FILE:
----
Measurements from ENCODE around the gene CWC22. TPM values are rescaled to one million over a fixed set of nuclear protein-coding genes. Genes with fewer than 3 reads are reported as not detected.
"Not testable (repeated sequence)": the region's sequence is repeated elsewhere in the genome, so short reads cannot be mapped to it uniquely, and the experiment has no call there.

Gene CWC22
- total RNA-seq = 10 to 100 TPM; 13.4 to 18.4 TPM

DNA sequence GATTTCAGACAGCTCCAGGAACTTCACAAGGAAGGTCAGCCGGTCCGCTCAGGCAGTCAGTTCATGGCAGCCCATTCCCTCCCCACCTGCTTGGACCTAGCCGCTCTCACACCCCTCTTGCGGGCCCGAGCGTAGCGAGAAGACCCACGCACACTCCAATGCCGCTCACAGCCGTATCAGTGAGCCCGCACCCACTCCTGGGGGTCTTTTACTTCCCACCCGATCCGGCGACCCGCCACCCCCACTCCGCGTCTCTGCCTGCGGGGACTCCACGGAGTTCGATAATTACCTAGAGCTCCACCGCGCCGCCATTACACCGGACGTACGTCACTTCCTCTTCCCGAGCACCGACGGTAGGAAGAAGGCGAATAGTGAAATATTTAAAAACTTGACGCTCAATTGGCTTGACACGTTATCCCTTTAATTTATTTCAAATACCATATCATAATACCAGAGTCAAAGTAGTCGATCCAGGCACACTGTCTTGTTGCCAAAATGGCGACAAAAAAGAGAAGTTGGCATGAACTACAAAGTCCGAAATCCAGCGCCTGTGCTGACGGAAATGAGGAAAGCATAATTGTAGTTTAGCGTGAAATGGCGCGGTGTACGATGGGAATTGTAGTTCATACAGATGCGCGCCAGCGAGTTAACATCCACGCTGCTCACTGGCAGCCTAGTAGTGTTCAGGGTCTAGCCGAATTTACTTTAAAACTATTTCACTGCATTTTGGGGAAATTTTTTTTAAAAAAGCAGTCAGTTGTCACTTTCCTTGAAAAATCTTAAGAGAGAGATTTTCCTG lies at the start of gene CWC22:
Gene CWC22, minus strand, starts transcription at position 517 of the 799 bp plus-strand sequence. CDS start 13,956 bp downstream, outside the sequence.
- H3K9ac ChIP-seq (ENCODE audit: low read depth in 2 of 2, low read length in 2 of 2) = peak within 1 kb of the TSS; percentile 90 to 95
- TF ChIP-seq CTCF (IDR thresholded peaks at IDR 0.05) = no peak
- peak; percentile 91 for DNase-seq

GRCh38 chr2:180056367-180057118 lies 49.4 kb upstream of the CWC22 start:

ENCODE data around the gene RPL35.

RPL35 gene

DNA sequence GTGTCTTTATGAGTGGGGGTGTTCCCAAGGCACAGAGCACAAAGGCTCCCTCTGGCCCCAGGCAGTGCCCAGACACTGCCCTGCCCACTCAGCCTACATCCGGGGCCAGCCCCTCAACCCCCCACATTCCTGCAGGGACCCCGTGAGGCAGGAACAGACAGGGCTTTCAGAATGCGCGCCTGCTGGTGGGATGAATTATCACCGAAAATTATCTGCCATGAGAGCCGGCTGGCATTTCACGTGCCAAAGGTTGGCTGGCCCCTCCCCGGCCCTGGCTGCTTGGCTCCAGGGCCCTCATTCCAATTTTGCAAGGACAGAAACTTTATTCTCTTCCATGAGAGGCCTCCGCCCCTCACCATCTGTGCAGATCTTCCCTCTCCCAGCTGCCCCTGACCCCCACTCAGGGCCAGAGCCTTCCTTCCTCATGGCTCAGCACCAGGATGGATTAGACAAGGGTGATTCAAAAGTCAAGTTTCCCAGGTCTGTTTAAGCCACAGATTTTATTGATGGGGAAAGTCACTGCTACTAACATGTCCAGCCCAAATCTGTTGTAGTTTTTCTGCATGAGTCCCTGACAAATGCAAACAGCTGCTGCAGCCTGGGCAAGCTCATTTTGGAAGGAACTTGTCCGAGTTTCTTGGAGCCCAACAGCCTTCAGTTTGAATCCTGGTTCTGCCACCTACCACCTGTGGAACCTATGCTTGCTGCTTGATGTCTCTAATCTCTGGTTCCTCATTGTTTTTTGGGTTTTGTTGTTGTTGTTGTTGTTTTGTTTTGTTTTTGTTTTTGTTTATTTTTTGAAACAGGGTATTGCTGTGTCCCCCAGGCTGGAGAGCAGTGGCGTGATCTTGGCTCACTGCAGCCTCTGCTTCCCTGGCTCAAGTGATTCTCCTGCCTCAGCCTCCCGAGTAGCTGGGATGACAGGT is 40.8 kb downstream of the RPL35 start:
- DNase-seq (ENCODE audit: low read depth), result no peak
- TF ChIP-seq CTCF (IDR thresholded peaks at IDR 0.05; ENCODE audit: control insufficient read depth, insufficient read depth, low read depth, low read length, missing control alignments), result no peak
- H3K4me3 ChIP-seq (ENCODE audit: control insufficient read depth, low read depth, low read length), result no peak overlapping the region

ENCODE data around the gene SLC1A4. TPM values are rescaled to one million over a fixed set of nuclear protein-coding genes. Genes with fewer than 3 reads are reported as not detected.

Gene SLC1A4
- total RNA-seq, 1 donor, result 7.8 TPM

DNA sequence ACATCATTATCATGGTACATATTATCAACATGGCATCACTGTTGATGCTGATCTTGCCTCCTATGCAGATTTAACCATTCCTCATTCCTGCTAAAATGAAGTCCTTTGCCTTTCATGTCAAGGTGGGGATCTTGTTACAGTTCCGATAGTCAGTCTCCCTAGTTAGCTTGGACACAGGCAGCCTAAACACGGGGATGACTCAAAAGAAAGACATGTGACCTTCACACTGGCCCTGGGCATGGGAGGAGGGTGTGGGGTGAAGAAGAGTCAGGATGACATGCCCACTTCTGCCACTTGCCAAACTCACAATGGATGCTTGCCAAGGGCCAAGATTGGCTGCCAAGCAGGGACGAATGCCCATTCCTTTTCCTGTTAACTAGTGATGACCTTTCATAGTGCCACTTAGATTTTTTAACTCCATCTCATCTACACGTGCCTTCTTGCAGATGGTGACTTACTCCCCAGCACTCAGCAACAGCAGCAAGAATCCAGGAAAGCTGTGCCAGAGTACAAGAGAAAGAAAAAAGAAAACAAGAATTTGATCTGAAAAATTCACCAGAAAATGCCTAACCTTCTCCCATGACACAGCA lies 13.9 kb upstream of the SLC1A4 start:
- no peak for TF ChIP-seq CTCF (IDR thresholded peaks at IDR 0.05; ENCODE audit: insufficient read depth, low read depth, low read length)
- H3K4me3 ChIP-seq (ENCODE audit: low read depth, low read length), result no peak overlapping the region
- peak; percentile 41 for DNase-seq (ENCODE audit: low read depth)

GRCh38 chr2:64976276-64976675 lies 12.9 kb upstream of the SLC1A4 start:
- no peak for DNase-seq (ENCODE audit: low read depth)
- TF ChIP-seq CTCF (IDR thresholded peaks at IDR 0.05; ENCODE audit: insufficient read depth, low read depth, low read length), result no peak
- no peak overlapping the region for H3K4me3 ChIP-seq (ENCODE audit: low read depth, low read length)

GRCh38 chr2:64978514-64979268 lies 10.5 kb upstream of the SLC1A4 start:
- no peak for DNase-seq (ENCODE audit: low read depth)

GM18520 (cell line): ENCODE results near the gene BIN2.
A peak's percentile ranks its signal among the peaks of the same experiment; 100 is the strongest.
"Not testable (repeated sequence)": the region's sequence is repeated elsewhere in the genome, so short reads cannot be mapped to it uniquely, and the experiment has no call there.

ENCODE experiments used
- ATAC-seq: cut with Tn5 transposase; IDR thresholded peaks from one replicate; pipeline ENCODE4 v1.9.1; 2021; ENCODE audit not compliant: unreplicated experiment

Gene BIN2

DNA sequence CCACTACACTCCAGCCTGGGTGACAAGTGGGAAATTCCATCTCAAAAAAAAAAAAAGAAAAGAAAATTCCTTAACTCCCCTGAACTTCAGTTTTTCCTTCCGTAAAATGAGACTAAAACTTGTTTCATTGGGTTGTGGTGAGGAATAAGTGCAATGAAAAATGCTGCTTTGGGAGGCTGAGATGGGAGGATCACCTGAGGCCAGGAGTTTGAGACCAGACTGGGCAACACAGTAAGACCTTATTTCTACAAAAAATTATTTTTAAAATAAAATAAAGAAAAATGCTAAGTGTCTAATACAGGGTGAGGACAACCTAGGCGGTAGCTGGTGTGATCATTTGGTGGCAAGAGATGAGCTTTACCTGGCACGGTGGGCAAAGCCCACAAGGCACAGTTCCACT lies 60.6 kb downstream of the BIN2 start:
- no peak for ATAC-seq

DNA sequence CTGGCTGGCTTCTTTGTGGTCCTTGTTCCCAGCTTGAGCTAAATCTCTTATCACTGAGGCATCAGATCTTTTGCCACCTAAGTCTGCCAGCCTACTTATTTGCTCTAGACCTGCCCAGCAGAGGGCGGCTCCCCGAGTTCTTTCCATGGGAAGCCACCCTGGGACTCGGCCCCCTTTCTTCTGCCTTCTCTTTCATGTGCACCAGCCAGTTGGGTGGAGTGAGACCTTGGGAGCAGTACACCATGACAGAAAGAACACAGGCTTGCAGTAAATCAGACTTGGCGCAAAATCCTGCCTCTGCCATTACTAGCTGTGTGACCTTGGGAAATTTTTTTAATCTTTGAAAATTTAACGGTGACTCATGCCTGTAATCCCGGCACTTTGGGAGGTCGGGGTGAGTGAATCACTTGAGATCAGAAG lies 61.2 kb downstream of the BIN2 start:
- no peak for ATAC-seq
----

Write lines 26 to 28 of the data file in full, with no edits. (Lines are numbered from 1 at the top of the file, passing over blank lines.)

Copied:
- TF ChIP-seq CTCF (IDR thresholded peaks at IDR 0.05; ENCODE audit: insufficient read depth, low read depth, low read length), result no peak
- no peak overlapping the region for H3K4me3 ChIP-seq (ENCODE audit: low read depth, low read length)

GRCh38 chr2:64978514-64979268 lies 10.5 kb upstream of the SLC1A4 start: